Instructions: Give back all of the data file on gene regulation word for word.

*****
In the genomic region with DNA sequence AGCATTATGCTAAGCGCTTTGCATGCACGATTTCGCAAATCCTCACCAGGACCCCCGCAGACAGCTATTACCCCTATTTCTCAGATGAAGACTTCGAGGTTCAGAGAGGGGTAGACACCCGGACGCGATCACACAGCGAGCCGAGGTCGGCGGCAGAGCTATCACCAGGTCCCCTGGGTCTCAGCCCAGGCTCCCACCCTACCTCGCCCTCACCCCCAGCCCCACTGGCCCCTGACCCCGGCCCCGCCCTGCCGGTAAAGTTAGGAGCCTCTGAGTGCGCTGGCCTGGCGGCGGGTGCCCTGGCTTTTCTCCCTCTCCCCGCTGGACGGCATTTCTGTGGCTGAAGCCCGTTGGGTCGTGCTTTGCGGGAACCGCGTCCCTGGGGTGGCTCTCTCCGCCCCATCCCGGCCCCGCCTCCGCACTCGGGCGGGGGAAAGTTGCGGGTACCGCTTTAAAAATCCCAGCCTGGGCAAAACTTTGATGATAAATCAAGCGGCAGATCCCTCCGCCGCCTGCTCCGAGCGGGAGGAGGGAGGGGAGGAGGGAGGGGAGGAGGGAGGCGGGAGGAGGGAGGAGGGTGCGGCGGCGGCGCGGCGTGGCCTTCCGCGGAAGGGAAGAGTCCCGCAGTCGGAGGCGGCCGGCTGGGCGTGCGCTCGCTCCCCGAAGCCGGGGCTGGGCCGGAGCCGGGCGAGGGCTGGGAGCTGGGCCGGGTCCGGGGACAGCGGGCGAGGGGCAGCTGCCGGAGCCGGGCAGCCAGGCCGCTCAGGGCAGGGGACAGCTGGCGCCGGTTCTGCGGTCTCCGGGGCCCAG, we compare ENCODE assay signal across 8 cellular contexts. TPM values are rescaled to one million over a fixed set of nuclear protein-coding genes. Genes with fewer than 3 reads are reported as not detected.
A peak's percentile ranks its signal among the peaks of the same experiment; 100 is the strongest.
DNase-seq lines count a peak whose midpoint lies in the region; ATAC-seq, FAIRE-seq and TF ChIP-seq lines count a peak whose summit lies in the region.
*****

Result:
In the genomic region with DNA sequence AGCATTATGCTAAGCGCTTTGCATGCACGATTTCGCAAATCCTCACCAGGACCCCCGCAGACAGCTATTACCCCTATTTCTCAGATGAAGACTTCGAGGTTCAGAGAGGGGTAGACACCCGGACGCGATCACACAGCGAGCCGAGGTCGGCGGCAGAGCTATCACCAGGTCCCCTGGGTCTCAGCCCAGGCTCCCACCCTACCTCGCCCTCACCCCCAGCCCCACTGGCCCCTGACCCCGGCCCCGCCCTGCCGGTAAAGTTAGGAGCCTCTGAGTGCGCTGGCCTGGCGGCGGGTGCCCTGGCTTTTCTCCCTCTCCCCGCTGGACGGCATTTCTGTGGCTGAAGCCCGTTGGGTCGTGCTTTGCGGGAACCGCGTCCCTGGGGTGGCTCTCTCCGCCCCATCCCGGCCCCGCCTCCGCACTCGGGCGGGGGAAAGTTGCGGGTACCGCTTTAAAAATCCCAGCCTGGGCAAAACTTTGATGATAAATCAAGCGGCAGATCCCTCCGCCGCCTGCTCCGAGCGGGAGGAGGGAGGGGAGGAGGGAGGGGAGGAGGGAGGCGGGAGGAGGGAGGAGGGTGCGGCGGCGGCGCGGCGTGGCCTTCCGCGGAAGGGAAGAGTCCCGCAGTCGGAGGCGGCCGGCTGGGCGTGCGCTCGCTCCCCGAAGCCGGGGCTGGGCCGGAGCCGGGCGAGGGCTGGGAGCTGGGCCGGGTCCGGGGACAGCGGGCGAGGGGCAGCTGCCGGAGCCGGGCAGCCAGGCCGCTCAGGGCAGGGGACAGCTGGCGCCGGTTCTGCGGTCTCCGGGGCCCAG, we compare ENCODE assay signal across 8 cellular contexts. TPM values are rescaled to one million over a fixed set of nuclear protein-coding genes. Genes with fewer than 3 reads are reported as not detected.
A peak's percentile ranks its signal among the peaks of the same experiment; 100 is the strongest.
DNase-seq lines count a peak whose midpoint lies in the region; ATAC-seq, FAIRE-seq and TF ChIP-seq lines count a peak whose summit lies in the region.